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    Money Conflicts in Relationships

    Money conflicts cause a great deal of stress for many people and are among the most common disagreements that couples come to therapy to resolve. Some frequent sources of friction include:

     

    • Credit card debt
    • Discretionary spending
    • Retirement saving goals
    • Spending on children
    • Major purchases like a house or car
    • Budgeting and bills
    • Income loss

     

    The thing about money is that it almost always represents something else, whether it’s power, control or feelings of self-worth. This helps explain why sometimes money conflicts can occur over relatively minor expenses — because the underlying problem is really about something larger.

     

    Whatever the case, the work in therapy is often to uncover these deeper feelings and the meaning that’s assigned to the earning, spending and saving of money within the family. Once each partner more fully understands the deeper concerns and feelings of the other, greater empathy and compromise is often much easier to achieve.

     

    It’s not uncommon in a relationship for one partner to be deemed the “spender” and the other the “saver.” Oftentimes, the saver feels it’s perfectly reasonable to expect their partner to write down every purchase they’ve made, review finances weekly or do other things to help control spending.

     

    And while these practices may indeed make good fiscal sense, it’s very important to understand what they could bring up emotionally for their partner. It’s easy for budgeting to feel a lot like controlling for some people. Determining the degree of financial autonomy within a relationship is very important, and something that’s wise to tackle before merging finances.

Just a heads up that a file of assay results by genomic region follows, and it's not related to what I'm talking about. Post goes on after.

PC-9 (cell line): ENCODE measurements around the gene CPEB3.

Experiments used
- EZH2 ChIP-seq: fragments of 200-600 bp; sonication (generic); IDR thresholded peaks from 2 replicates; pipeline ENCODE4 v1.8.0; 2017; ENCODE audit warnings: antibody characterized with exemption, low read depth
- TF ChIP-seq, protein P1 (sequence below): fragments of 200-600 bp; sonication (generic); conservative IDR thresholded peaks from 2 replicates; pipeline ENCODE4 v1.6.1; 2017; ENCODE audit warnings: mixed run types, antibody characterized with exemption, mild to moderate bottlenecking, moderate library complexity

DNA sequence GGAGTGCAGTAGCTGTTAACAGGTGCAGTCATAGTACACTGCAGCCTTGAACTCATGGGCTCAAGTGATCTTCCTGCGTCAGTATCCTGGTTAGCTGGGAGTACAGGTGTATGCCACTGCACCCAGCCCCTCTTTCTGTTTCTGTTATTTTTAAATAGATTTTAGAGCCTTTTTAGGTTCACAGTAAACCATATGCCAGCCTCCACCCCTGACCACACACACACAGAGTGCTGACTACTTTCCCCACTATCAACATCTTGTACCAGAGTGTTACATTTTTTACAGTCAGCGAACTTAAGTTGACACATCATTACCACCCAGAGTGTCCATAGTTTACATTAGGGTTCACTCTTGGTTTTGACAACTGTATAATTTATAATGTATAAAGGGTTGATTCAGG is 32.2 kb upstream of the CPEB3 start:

A couples therapist should never act as a financial advisor. It is simply not his or her role. Instead, he or she should work to help partners achieve a greater degree of mutual understanding and come to workable solutions for money conflicts within their relationship. The therapist can also provide tools to help the couple avoid problems and resolve conflicts when they do arise.

     

    Emotionally Focused Couple Therapy helps partners rediscover and repair the bonds that money conflicts and other relationship difficulties can damage. EFT focuses on strengthening a couple’s bond by examining and improving interactions and emotional responses. It’s typically a shorter-term course of treatment that has a proven track record for lasting change. Call me today at 407-579-2070 to discuss whether couples therapy might be right for you.